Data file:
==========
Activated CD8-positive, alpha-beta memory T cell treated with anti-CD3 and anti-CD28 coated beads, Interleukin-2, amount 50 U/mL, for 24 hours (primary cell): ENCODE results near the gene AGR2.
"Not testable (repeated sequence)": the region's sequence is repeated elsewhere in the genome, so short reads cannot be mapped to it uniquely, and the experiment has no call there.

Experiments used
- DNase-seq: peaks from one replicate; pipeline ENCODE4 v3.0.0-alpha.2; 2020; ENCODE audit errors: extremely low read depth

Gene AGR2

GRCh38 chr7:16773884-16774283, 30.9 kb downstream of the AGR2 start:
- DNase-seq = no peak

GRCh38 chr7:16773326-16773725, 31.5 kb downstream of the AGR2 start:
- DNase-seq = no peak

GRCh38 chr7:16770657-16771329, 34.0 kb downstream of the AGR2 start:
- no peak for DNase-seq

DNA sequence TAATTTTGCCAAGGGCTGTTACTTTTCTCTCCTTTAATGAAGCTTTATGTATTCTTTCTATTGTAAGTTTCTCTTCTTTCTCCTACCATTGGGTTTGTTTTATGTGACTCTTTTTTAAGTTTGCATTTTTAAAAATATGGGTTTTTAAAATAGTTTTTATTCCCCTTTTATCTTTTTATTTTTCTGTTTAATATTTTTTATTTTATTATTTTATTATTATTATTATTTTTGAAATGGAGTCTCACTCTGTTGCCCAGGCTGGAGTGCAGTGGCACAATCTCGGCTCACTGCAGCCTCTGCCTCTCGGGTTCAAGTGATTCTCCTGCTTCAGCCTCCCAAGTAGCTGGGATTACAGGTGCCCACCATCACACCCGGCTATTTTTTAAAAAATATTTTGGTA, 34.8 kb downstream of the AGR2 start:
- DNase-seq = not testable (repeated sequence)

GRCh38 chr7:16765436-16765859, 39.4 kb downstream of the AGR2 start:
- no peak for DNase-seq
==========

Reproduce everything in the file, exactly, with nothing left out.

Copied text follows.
Activated CD8-positive, alpha-beta memory T cell treated with anti-CD3 and anti-CD28 coated beads, Interleukin-2, amount 50 U/mL, for 24 hours (primary cell): ENCODE results near the gene AGR2.
"Not testable (repeated sequence)": the region's sequence is repeated elsewhere in the genome, so short reads cannot be mapped to it uniquely, and the experiment has no call there.

Experiments used
- DNase-seq: peaks from one replicate; pipeline ENCODE4 v3.0.0-alpha.2; 2020; ENCODE audit errors: extremely low read depth

Gene AGR2

GRCh38 chr7:16773884-16774283, 30.9 kb downstream of the AGR2 start:
- DNase-seq = no peak

GRCh38 chr7:16773326-16773725, 31.5 kb downstream of the AGR2 start:
- DNase-seq = no peak

GRCh38 chr7:16770657-16771329, 34.0 kb downstream of the AGR2 start:
- no peak for DNase-seq

DNA sequence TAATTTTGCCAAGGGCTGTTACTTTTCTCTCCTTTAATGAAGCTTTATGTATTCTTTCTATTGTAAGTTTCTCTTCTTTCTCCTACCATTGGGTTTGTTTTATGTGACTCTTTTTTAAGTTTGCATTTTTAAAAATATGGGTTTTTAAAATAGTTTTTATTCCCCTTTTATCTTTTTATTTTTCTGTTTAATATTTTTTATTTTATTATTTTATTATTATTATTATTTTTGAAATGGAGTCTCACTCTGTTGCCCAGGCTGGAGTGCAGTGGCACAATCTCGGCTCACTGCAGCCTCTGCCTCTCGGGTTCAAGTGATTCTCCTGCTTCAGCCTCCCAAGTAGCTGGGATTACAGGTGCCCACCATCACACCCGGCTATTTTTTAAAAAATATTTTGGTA, 34.8 kb downstream of the AGR2 start:
- DNase-seq = not testable (repeated sequence)

GRCh38 chr7:16765436-16765859, 39.4 kb downstream of the AGR2 start:
- no peak for DNase-seq